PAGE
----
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Cochlear Implants

Advances in technology allow many with the most profound deafness to access sound through a cochlear implant. A cochlear implant is a surgically implanted electronic device that provides direct stimulation to the auditory nerve, bypassing the damaged or absent hair cells in the inner ear. Arkansas Children’s Hospital boasts the only comprehensive, multi-disciplinary cochlear implant team in the state and is the leader in pediatric cochlear implants in the region. The cochlear implant program involves in depth hearing evaluations, a detailed assessment of listening skills, and opportunities to interact with other cochlear implant recipients.

If confirmed as a candidate for this technology, patients will benefit from thorough post-implant audiological follow-up and therapy from our multidisciplinary team. This requires appointments at ACH to program or “map” the cochlear implant speech processor to fit the patient’s individual needs or preferences. Aural habilitation/rehabilitation therapy focuses on teaching patients how to functionally use the sound from the cochlear implant.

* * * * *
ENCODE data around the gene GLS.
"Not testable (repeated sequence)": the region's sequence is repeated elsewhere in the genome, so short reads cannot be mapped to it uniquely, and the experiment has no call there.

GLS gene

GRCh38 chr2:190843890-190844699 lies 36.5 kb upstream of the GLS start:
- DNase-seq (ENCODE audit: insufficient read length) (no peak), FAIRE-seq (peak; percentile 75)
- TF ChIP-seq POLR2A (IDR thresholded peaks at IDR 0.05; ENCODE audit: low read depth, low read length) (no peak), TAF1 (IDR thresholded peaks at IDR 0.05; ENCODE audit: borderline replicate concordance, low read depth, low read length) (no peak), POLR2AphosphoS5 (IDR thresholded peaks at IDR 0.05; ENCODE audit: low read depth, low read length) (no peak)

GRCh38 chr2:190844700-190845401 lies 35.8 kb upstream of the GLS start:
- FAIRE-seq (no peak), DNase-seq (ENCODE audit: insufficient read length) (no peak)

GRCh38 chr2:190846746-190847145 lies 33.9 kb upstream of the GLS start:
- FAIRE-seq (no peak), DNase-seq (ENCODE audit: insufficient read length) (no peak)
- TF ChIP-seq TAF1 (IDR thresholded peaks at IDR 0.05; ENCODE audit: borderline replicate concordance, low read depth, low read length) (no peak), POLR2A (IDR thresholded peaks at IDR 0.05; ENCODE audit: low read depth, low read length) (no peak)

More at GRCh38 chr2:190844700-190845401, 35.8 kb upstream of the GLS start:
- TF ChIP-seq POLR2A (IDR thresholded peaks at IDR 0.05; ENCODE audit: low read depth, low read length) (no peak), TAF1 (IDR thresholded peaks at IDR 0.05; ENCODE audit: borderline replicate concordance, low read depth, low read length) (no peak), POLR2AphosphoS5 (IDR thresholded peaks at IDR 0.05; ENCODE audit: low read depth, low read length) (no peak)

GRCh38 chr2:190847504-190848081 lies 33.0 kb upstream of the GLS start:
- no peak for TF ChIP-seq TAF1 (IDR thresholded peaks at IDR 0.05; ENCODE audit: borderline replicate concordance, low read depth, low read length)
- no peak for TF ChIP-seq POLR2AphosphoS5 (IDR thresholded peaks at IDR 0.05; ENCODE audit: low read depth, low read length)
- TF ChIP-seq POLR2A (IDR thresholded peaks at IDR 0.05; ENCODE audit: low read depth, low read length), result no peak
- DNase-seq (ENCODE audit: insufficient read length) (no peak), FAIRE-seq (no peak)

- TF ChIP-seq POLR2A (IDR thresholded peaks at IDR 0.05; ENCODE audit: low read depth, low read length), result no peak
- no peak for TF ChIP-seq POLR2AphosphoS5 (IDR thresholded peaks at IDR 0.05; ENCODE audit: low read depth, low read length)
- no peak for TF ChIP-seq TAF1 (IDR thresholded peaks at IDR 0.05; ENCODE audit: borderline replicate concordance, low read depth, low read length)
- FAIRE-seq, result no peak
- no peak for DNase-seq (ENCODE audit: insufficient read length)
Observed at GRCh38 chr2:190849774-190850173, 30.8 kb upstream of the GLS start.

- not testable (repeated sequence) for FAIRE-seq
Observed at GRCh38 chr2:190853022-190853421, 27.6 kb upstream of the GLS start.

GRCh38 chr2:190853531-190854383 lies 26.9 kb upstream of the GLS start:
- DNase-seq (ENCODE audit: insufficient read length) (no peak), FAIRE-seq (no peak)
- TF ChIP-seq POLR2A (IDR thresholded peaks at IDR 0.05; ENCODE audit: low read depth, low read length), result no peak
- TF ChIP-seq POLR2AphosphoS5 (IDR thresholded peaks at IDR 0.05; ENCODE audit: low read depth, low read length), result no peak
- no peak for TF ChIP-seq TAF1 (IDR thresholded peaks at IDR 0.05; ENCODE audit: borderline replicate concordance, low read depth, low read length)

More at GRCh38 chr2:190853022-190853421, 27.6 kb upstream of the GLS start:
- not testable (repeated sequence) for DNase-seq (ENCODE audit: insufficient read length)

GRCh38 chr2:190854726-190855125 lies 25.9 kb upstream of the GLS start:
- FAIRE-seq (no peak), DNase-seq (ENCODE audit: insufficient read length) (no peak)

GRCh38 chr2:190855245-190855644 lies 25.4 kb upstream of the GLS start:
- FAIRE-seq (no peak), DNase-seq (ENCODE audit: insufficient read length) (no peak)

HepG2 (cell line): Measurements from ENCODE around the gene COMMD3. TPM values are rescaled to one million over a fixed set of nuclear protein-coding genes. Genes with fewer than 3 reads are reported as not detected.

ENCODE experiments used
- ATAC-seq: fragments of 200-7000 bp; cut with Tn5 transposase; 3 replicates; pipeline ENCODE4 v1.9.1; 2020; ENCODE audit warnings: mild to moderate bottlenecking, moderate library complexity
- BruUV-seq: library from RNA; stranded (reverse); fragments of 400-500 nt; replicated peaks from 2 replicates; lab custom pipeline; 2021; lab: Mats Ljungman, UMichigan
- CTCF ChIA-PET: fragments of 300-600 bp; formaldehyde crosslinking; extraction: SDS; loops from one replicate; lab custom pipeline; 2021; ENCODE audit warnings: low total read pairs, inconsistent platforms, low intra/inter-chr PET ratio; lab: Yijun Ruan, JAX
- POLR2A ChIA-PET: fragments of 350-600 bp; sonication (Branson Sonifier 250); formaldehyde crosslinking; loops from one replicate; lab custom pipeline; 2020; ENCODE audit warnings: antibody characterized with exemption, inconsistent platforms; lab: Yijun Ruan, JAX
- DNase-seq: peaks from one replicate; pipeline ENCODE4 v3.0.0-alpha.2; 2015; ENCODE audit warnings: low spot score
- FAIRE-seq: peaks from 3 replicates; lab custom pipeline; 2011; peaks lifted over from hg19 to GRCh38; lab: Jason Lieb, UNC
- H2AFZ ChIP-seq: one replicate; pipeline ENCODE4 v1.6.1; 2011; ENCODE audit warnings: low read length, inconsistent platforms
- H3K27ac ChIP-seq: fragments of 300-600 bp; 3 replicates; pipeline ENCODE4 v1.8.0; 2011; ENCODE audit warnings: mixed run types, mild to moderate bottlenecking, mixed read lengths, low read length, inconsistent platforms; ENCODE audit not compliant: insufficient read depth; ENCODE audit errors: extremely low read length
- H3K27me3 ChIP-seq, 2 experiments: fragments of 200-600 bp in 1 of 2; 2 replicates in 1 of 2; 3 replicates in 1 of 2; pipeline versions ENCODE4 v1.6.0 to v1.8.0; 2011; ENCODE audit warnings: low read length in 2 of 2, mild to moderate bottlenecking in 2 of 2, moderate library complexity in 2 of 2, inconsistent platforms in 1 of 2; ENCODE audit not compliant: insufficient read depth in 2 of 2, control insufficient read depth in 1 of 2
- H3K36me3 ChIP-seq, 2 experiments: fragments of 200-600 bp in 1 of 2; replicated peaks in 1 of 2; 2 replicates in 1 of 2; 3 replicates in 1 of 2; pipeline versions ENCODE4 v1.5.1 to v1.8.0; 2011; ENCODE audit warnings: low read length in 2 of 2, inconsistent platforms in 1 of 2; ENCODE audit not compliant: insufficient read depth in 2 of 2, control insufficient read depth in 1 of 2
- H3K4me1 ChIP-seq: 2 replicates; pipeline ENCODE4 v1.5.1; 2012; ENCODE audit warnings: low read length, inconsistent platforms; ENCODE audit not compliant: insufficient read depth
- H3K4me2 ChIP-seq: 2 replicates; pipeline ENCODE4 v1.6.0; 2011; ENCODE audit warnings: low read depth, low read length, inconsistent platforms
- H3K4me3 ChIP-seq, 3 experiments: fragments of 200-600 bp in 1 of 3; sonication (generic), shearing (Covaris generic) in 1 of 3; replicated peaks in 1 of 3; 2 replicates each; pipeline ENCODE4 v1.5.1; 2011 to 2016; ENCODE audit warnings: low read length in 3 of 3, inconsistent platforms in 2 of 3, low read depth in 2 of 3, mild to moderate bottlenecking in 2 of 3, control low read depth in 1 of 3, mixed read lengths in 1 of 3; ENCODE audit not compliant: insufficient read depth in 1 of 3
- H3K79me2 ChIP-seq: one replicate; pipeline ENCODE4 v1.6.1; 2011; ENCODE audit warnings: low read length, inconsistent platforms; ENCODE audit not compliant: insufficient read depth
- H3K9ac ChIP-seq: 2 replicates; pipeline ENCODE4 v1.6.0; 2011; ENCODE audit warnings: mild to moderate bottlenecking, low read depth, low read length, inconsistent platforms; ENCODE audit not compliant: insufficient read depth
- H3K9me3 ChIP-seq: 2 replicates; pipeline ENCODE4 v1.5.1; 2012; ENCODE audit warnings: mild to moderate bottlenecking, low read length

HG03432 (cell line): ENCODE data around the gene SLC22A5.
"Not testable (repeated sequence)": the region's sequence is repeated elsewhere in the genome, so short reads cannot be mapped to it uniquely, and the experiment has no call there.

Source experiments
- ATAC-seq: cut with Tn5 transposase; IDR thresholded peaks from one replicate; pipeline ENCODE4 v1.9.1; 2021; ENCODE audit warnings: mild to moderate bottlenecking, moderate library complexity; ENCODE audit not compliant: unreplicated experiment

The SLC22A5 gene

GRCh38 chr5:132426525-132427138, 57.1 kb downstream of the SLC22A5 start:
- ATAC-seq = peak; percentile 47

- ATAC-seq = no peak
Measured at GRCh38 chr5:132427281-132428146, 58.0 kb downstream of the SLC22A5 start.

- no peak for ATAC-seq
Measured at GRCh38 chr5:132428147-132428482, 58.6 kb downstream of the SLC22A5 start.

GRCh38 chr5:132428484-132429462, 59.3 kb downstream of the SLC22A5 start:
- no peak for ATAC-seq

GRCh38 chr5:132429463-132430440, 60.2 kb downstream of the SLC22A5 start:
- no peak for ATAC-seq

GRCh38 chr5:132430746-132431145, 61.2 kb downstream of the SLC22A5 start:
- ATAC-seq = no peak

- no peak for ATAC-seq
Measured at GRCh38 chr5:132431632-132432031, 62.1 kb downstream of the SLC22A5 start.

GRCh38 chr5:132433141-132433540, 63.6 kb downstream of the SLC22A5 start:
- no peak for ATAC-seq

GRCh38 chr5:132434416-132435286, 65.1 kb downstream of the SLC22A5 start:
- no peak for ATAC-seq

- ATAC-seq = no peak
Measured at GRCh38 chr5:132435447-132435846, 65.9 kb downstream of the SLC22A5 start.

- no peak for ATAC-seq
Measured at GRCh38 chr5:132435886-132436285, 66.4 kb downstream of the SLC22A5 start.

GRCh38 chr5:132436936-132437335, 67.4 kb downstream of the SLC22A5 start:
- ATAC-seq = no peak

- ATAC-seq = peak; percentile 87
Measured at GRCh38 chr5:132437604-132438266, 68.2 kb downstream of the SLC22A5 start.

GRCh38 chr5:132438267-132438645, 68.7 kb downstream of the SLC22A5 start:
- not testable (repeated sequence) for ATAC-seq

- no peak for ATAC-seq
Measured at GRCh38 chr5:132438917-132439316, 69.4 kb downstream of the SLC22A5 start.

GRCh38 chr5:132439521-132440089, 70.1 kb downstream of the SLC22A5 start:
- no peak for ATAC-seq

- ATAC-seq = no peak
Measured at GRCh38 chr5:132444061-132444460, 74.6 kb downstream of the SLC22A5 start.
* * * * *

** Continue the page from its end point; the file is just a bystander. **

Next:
The ACH Cochlear Implant Program also offers services to adults in conjunction with UAMS, as one of the only departments in the hospital to provide services to those over the age of 21.

Who is a Candidate for a Cochlear Implant?

  • Young children: 12 months to 2 years
    • Profound sensorineural hearing loss (nerve deafness) in both ears
    • Lack of progress in development of auditory skill with hearing aid or other amplification
    • High motivation and realistic expectations from family
    • Other medical conditions, if present, do not interfere with cochlear implant procedures
  • Children: 2 to 17 years
    • Severe-to-profound sensorineural hearing loss (nerve deafness) in both ears
    • Receive little or no benefit from hearing aids
    • Lack of progress in the development of auditory skills
    • High motivation and realistic expectations from family
  • Adults: 18 years and over
    • Severe-to-profound sensorineural hearing loss in both ears
    • Receive little or no useful benefit from hearing aids
    • Qualified candidates are those scoring, with a hearing aid, 50 percent or less on sentence recognition tests in the ear to be implanted and 60 percent or less in the non-implanted ear or bilaterally.

The Cochlear Implant Team consists of the following:

  • Audiologist
  • Speech-Language Pathologist
  • Cochlear Implant Surgeon
  • Social Worker
  • Parents, school, additional therapists, etc.

Clinic Phone:


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